The Ledes

Thursday, October 30, 2014.

Guardian: "Nato aircraft have been scrambled to shadow Russian strategic bombers over the Atlantic and Black Sea and fighter planes over the Baltic in what the western alliance called an unusual burst of activity as tensions remain elevated because of the situation in Ukraine. In all, Nato said, its jets intercepted four groups of Russian aircraft in about 24 hours since Tuesday and some were still on manoeuvres late on Wednesday afternoon. 'These sizeable Russian flights represent an unusual level of air activity over European air space,' the alliance said."

Sports Illustrated: The San Francisco Giants are once again the champions of baseball. On Wednesday night, the Giants downed the Royals, 3-2, in Game 7 of the World Series in Kansas City to capture the team's third title since 2010."

The Wires

The Ledes

Wednesday, October 29, 2014.

TMZ: "Joan Rivers' daughter Melissa has retained a law firm that will file a major lawsuit over her mom's death ... TMZ has confirmed.... The firm -- Gair, Gair, Conason, Steigman, Mackauf, Bloom & Rubinowitz will file a medical malpractice and wrongful death lawsuit against the clinic where Joan stopped breathing and the doctors who were involved."

Public Service Announcement

Washington Post, September 17: "Artificial sweeteners might be triggering higher blood-sugar levels in some people and contributing to the problems they were designed to combat, such as diabetes and obesity, according to new findings published Wednesday in the journal Nature.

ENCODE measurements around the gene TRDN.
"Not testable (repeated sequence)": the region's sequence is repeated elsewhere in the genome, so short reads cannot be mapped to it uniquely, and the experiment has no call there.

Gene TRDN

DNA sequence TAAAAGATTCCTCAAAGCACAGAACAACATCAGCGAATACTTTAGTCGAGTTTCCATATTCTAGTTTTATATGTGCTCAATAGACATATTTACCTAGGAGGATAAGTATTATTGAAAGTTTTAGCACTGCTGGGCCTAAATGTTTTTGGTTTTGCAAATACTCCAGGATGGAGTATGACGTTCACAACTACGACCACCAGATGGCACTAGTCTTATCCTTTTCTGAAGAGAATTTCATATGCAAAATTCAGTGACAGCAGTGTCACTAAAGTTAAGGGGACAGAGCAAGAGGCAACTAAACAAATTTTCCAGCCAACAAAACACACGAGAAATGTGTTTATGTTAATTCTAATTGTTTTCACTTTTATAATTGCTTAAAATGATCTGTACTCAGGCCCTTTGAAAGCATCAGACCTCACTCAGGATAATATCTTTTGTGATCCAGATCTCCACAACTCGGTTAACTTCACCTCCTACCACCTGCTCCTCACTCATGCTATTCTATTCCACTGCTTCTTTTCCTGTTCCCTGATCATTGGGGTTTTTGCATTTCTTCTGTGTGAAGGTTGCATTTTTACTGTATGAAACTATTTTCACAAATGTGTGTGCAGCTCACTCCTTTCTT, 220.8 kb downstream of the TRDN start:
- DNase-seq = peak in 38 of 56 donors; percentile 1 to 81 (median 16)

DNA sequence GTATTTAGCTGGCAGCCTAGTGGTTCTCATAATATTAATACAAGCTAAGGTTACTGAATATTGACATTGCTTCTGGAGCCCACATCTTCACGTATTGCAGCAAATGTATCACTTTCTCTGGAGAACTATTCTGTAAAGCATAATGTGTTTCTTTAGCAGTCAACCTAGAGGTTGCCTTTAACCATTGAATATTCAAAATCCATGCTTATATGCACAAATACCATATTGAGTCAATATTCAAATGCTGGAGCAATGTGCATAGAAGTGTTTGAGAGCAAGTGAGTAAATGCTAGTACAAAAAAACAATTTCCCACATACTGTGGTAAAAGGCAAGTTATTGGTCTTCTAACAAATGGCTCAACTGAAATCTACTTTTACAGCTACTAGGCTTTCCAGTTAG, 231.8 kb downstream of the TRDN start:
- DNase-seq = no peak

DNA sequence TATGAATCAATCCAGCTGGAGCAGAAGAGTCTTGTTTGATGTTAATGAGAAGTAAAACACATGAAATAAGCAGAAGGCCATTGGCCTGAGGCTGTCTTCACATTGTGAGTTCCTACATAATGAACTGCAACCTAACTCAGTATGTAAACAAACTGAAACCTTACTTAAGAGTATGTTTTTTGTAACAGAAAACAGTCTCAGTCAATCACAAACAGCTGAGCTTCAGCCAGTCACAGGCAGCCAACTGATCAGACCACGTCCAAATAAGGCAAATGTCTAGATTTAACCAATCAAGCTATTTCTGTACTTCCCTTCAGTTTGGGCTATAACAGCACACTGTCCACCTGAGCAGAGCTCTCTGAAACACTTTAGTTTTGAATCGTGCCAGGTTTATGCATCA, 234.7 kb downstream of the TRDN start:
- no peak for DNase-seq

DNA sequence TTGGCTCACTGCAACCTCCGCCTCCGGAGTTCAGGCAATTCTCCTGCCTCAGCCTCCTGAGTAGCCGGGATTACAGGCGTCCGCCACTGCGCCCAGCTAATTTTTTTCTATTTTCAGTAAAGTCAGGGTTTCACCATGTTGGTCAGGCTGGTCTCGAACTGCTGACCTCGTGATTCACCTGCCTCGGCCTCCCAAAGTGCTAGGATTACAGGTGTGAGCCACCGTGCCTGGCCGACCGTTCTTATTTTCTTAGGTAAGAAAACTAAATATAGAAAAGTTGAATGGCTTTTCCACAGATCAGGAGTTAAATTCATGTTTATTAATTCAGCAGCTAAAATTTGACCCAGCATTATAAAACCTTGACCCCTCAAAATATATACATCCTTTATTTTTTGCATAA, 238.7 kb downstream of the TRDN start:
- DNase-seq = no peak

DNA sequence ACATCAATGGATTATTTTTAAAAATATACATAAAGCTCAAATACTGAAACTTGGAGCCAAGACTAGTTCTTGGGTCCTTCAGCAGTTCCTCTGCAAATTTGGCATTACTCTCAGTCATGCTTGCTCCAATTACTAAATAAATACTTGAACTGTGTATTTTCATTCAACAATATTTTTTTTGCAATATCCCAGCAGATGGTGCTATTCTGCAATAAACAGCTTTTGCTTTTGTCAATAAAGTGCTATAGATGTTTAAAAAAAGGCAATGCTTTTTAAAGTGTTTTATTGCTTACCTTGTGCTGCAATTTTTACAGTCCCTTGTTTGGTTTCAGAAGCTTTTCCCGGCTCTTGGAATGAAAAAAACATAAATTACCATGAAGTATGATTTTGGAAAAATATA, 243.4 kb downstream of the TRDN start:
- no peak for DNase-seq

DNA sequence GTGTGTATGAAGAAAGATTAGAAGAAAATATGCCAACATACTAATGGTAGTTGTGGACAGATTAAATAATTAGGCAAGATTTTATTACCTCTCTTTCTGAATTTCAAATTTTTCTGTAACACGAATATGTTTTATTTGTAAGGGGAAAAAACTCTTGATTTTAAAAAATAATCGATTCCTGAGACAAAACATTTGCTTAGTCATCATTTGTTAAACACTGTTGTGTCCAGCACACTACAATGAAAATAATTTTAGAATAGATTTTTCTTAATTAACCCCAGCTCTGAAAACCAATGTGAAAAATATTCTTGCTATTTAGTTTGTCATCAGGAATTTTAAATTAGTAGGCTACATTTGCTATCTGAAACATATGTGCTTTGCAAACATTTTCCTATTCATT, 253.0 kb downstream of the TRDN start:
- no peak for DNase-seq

New York Times, September 1: "People who avoid carbohydrates and eat more fat, even saturated fat, lose more body fat and have fewer cardiovascular risks than people who follow the low-fat diet that health authorities have favored for decades, a major new study [financed by the N.I.H.] shows."

White House Live Video
October 29

12:45 pm ET: Josh Earnest's press briefing

3:40 pm ET: President Obama speaks at American health care workers fighting Ebola

If you don't see the livefeed here, go to WhiteHouse.gov/live.

***********************************************

He Took the Money & Ran. New York Times: When Credit Suisse erroneously dropped $1.5MM in the business account of hedge-fund manager Joseph Galbraith, Galbraith kept the money & has moved to parts unknown. He has not completely disappeared as he's had contact with the New York Times (directly or indirectly): in an e-mail he called Credit Suisse's suit against him “ridiculous, bordering on laughable.”